First Fleet (2019), Review

2 minutes read
First Fleet
21 July 2019, 3:00pm


Doesn’t God dream of forgiving our sins?

In what is perhaps fitting in this bicentennial year, First Fleet is a tale of colonial exploits and exploitation. While convict transportation to the colonies was nothing new for the British Empire, this fleet was the first to embark on the zealous task of starting a penal colony in Australia. Serving in this fleet is Lieutenant Ralph Clark, who is charged with rehearsing a play, Molière’s Tartuffe, with a group of convicts. It is this intriguing episode that First Fleet explores with great intelligence, sensitivity and rousing passion.

First Fleet is a production with a relentless belief in the affinity of the human spirit with art, and the human being’s boundless capacity for reformation. These topics are debated at length, with different characters coming to represent different positions on these subjects.

Major Ross is played by Mia Chee with a villainy so convincing and gleeful that she resembles the Trumps and Johnsons of an exhausting political reality. She is tired of being shafted to handle human “garbage”, who lie beyond any hope of redemption: “Criminals were born to commit crime, they’re different from us,” she declares. Others, such as arts enthusiast Lieutenant Clark (Timothy Wan) and idealist Governor Collins (Neo Hai Bin), are defenders of and believers in art and its ability to reform human beings.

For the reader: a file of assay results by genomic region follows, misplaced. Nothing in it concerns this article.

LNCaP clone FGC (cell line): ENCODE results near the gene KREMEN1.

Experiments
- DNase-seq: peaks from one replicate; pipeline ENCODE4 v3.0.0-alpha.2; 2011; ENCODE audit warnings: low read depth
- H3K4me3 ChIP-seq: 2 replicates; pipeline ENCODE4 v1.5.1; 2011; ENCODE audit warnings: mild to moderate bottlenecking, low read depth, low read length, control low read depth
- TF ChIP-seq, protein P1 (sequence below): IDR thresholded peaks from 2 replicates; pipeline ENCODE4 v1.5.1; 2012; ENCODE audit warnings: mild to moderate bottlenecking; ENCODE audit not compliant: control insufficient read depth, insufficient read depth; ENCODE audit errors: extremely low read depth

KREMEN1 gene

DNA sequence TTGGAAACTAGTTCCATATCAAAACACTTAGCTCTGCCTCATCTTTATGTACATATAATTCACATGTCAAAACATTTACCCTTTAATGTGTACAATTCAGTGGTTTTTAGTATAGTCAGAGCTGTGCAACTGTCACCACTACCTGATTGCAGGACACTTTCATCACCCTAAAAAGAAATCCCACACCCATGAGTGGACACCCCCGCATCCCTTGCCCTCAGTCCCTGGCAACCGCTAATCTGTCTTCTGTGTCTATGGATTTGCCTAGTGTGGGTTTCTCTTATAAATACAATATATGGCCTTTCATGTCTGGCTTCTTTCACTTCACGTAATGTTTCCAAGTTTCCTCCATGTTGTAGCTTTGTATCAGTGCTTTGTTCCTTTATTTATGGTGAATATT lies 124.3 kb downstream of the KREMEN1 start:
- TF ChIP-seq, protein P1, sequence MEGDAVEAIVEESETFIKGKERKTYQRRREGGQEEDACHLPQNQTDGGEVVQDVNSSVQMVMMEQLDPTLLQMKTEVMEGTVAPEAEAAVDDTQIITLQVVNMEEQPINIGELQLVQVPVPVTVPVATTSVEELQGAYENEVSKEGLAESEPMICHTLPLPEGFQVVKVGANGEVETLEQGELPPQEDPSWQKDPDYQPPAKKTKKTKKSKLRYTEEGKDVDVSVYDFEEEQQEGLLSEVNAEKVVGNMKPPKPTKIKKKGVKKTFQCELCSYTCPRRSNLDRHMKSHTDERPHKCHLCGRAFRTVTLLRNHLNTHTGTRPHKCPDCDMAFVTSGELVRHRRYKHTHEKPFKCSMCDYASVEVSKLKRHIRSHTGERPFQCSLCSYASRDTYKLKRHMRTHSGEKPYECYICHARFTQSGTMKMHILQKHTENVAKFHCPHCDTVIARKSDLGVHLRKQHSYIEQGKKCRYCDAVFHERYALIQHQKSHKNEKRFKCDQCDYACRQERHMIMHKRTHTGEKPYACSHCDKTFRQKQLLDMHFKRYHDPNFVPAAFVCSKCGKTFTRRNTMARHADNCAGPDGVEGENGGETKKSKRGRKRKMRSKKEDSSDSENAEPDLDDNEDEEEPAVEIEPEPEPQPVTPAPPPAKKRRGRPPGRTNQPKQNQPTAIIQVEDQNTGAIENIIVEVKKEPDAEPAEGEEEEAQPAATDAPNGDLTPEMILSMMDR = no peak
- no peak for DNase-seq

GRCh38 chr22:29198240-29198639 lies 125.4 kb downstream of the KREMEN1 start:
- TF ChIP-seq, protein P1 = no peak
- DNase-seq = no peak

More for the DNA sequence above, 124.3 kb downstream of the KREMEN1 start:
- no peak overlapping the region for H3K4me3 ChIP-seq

The play itself moves between the convicts’ rehearsals of Tartuffe, the navy officers’ discussions of the absurdly humane treatment of the convicts, and the backstories of the convicts themselves. The rehearsals are, particularly in the beginning, a hilariously stilted and overacted riot; but as they progress, the audience observes the emergence of an unbridled idealism that seems to come naturally to the actors and directors of this ensemble. The animated discussions on understanding character motivation, the importance of authenticity in theatre, and the merits of Shakespeare and Marlowe all have a rather meta resonance for this audience of formerly colonised theatregoers.

There is an utter inhabitation of these ideas on the part of the members of the Nine Years Theatre Ensemble, and there is a lived believability to their enthusiasm. The strength of this ensemble — their harmonious movements as a unit on stage and their emotional synchronicity — makes a strong case for the use of actors who train systematically and produce works together over a longer period of time.

There is nothing groundbreaking in the content and premise of this production. But First Fleet is still — for this reviewer — entirely overwhelming. In a world dominated by draconian legalities without mercy, and religion that has lost faith in the ability of human beings to be redeemed, this is art that defiantly maintains the belief in compassion and the human capacity for betterment and renewal.

One leaves First Fleet convinced of this: that one may see goodness yet in this land of the living. This is art worth working towards.

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